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Ani DiFranco Is Back With Red Letter Year

Observer Scene | Thursday, September 25, 2008

Ani DiFranco is back.

Granted, she hasn’t really gone anywhere – her new release, “Red Letter Year,” is her most recent release on her independent label – Righteous Babe Records – and her 18th studio album in as many years. Still, “Red Letter Year” is DiFranco’s first album after giving birth to her daughter, Petah, with partner and producer Mike Napolitano, and it feels like a renewal for the singer-songwriter. As she said recently in a press release accompanying the album, “I’ve got myself a new mantra … it says ‘Don’t forget to have a good time.'”

DiFranco herself has looked to the birth of her daughter as a new beginning.

“I heard a quote once that the world is reborn every time a new baby is born,” she recently said. “That’s how I feel around Petah. ‘This is no longer my world. This is your world. Show me how cool it can be.'”

For those who are new to DiFranco and her music, here’s a brief biography. A Buffalo, N.Y., native, DiFranco has made a name for herself through her independently produced songwriting. In addition to her studio albums, she has released several live albums, three EPs and two volumes of poetry. Often engaging in various social and cultural issues in her songwriting, her music is generally guitar-based and powerfully written. Openly bisexual, DiFranco was married in the late nineties to sound tech Andrew Gilchrist, and has been with Napolitano for several years.

DiFranco has made a career on songs of intellectual discourse, sexuality, feminism and politics, and “Red Letter Year” is no exception to her pattern, particularly on tracks like “Emancipated Minor.” Time will tell as to the impact of motherhood on DiFranco’s style and sensibility, but any earth mother tendencies feel well incorporated into her style on this album. She also cites the influence of New Orleans and its many musical styles in this album, including help from the Rebirth Brass Band (particularly on the album’s final track, the delightful “Red Letter Year Reprise”), C.C. Adcock and pedal steel player Richard Comeaux. Napolitano has also produced for artists like the Squirrel Nut Zippers and Joseph Arthur.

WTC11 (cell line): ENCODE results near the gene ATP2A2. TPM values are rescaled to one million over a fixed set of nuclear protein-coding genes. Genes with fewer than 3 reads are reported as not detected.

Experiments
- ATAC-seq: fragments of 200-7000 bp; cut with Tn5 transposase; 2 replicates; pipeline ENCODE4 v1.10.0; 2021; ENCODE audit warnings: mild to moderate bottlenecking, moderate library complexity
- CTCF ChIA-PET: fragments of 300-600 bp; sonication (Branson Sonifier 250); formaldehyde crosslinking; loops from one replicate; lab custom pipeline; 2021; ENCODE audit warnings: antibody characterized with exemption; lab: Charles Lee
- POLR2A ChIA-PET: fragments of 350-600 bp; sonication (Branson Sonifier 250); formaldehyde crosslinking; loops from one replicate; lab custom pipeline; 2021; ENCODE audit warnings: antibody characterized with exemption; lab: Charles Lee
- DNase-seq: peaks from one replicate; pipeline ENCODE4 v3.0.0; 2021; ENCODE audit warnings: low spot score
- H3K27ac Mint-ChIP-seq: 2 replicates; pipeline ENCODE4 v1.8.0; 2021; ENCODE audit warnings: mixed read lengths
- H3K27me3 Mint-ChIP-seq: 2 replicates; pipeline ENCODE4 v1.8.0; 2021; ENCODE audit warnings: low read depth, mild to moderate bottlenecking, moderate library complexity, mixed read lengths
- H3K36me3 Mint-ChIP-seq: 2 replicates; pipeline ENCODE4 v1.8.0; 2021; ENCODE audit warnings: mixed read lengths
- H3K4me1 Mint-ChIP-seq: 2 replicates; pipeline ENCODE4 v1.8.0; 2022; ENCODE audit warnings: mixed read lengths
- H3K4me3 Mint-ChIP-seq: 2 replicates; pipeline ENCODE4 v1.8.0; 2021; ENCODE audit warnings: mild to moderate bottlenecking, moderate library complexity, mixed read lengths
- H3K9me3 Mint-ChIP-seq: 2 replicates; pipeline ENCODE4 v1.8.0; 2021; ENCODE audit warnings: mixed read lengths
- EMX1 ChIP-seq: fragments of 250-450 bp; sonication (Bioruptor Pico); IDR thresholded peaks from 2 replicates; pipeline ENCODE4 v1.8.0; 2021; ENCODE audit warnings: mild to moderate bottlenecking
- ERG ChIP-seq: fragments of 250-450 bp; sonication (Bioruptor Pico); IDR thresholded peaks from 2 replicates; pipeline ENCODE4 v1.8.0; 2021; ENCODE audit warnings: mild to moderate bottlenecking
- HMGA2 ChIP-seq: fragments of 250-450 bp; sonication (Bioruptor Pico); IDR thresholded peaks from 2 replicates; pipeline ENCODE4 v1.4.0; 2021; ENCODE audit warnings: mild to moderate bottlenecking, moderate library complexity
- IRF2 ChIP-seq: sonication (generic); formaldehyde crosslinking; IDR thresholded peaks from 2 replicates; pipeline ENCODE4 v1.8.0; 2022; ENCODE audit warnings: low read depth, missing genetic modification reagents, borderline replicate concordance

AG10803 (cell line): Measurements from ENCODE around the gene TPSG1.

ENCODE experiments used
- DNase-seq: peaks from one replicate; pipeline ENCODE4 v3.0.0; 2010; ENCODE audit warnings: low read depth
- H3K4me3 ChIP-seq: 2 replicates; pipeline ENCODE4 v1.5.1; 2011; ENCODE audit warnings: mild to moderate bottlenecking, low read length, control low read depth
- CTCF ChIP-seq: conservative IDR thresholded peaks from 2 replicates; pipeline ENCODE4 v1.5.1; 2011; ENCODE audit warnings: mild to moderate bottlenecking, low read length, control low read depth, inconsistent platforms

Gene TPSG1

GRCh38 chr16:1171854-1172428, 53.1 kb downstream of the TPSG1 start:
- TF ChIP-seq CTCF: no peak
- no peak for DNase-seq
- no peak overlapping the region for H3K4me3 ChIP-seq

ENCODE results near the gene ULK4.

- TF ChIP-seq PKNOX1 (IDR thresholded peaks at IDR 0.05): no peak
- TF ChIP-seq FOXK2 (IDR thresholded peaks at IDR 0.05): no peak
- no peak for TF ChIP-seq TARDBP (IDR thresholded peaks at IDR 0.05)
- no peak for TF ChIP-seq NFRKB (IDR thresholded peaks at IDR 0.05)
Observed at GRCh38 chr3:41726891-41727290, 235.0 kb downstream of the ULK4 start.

The title track, “Red Letter Year,” opens the album and has a somewhat minor tone. DiFranco opens strong with powerful vocals, a slight electronic edge to the guitar and an effective use of piano. The song nods wryly to the sense of renewal with lines like, “They didn’t mention how much sh*t was gonna change around here.” Later, she sings, “when you wake up sick as a dog/With dull eyes and really bad hair… and the water is rising/And it’s coming in everywhere/Just remember you were there/You were always there.” She plays with sound sensibilities here, incorporating different effects into the recording. The track also ends on an unexpected note of guitar with shades of orchestration.

“Alla This,” the second track, reasserts DiFranco’s feminist ideals. “I will not stand immersed in this ultraviolet curse/I won’t let you make a tool of me/I will keep my mind and body free.” It’s clear with “Alla This” that female singer-songwriters in her wake, such as Alanis Morissette, have taken a few leaves from the Ani DiFranco book of songwriting. The song’s “stick-it-to-the-man” feel is empowering, especially in light of DiFranco’s new motherhood.

For a new listener, DiFranco’s vocal style might seem off-putting. Her vocals, like “Red Letter Year” itself, have a funny habit of growing on you with additional listens. Tracks like “Round A Pole” are surprisingly better the second or third time around.

Other solid songs include “The Atom,” with its use of the Indian sitar in the background; “Present Infant,” with its sweet mom-daughter themes; “Landing Gear,” with its catchy beat and casual vibe; and “Red Letter Year Reprise,” an unexpected six minutes of Nola flair to close the album.

“Red Letter Year” will be released in stores on September 30.

Contact Analise Lipari at alipari@nd.edu.